The Stillson wrench was designed and patented by Daniel Stillson in 1869. Since then, the design of the wrench hasn’t changed much, even after being produced by countless tool manufacturers. Old Stillson wrenches, also known as “pipe wrenches” and “monkey wrenches,” can be worth a significant sum due to their age and how they reflect the craftsmanship of the era. These wrenches don’t have a lot of information stamped on them to narrow down exact production dates, but you can approximate the age of a wrench to within a few years based on a few clues.
Locate the name of the manufacturer on the Stillson wrench itself, usually near the head or handle. If the company is still in business, browse the company’s product catalog to see if the wrench is still in production. If the company is no longer in business, research the company’s years of operation to narrow down the wrench’s age.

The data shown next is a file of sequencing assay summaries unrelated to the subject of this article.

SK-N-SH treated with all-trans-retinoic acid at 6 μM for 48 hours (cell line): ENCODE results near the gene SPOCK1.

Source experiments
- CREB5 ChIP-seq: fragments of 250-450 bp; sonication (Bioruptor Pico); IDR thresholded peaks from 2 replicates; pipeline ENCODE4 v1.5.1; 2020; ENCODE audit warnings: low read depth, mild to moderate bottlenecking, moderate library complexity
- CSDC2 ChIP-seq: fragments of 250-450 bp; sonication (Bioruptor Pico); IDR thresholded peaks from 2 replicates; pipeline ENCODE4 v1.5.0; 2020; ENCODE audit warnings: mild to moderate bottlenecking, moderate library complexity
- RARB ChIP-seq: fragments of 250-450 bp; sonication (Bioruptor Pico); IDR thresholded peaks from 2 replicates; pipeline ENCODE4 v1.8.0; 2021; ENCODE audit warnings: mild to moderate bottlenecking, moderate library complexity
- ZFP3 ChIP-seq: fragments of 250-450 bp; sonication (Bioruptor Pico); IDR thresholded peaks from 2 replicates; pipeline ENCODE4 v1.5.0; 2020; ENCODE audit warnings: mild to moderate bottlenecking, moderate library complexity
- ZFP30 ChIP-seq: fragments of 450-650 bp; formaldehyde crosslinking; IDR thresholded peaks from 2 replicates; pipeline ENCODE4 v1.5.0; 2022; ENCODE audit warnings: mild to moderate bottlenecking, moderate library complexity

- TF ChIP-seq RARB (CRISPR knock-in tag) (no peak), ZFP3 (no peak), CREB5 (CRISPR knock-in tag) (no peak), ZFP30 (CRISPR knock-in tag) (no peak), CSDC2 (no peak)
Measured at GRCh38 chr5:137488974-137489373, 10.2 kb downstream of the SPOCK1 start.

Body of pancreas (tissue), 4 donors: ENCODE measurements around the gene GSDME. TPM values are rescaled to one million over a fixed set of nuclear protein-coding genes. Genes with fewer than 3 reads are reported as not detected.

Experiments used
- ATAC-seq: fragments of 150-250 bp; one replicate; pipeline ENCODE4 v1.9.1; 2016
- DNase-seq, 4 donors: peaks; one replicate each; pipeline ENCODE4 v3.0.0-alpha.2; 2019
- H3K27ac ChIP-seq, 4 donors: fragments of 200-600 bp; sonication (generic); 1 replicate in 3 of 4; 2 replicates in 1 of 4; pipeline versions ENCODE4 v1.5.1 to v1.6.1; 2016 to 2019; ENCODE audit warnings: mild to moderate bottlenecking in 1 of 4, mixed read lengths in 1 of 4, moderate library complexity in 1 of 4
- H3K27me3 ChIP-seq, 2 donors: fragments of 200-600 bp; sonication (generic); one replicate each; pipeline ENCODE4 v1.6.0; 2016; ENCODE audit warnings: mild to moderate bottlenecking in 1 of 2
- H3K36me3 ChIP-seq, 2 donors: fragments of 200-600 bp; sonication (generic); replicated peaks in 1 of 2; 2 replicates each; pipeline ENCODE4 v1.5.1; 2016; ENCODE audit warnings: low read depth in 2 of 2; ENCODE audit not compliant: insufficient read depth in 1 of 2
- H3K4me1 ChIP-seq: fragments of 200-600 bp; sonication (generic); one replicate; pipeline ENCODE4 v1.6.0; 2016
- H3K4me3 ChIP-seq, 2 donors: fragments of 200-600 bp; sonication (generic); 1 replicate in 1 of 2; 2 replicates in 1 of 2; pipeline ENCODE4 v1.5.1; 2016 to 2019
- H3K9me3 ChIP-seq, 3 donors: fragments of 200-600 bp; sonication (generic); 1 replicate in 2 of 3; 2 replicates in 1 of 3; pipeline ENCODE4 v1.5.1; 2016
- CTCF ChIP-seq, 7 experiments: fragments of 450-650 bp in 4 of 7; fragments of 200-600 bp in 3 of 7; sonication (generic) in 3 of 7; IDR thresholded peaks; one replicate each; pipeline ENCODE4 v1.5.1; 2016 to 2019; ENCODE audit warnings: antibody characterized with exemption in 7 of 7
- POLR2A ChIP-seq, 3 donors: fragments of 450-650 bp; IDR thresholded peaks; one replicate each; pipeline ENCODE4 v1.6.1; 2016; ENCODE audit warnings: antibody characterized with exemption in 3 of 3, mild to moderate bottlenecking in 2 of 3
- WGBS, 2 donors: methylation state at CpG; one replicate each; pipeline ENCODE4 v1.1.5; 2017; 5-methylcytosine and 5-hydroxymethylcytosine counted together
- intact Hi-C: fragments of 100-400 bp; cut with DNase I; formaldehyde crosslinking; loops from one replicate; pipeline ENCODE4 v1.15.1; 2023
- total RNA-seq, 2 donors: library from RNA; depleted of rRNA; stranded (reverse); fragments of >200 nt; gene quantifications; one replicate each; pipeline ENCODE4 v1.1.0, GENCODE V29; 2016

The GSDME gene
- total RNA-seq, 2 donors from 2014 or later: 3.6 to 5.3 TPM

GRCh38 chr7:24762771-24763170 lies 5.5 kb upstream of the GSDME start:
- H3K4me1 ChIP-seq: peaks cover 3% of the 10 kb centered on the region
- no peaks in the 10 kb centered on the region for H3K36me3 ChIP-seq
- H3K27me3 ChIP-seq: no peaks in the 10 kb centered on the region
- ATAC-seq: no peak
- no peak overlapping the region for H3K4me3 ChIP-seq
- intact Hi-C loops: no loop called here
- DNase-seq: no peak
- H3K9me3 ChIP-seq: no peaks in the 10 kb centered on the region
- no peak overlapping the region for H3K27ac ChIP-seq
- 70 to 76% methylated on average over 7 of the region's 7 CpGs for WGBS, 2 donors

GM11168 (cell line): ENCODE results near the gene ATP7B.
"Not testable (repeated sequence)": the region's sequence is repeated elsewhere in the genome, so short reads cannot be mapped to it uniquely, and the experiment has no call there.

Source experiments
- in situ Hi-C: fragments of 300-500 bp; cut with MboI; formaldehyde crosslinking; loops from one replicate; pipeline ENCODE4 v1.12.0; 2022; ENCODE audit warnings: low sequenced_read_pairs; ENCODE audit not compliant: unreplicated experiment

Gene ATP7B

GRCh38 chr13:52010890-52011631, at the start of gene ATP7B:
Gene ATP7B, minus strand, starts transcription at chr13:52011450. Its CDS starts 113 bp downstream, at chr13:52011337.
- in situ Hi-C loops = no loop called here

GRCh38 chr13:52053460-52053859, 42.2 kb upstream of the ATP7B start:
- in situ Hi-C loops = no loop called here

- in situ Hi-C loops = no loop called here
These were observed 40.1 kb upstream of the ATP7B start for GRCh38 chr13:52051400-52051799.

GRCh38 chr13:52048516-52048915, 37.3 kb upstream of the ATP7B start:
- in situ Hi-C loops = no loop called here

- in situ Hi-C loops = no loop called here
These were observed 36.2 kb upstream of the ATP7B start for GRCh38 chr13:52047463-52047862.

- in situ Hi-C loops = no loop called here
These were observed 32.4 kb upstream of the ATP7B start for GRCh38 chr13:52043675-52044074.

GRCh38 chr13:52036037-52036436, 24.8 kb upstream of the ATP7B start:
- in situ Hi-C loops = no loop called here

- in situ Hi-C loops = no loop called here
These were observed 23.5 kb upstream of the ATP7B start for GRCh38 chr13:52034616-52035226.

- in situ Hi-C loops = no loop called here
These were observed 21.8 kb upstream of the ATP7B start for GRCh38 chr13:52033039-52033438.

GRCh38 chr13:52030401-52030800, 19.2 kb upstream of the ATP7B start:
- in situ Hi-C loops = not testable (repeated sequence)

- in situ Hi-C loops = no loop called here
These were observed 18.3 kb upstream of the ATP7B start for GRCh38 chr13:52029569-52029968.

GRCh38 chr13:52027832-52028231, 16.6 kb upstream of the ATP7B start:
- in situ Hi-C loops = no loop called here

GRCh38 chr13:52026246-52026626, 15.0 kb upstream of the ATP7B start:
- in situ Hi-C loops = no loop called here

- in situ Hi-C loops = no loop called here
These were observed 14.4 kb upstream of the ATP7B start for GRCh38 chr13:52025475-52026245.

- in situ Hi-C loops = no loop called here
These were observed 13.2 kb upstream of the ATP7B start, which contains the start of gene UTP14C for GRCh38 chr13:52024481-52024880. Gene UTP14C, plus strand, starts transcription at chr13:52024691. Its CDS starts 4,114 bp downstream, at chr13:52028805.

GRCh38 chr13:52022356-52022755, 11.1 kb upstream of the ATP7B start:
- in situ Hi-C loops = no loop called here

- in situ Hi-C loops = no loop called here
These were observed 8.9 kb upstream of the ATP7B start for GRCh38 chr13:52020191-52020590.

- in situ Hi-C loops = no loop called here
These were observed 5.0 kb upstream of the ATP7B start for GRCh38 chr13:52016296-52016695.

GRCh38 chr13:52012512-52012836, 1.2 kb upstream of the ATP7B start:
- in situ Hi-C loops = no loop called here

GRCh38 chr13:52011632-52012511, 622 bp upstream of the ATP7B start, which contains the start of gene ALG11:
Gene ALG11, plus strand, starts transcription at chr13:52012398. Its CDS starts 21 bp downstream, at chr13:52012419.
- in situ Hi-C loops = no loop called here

Locate the patent date at the top of the Stillson wrench near the company name. This date will help approximate the age of the wrench by showing the year the device was patented.
Locate a five- to seven-digit patent number at the top of the wrench. Cross-reference the patent number using the U.S. Patent and Trademark Office’s patent database. In most cases, this will produce a patent date that can be used to determine the wrench’s age.
Consult an antiques dealer or a historian specializing in antique tools. The antiques dealer or historian may be able to determine the approximate age of the wrench by using clues that are left unnoticed by untrained eyes.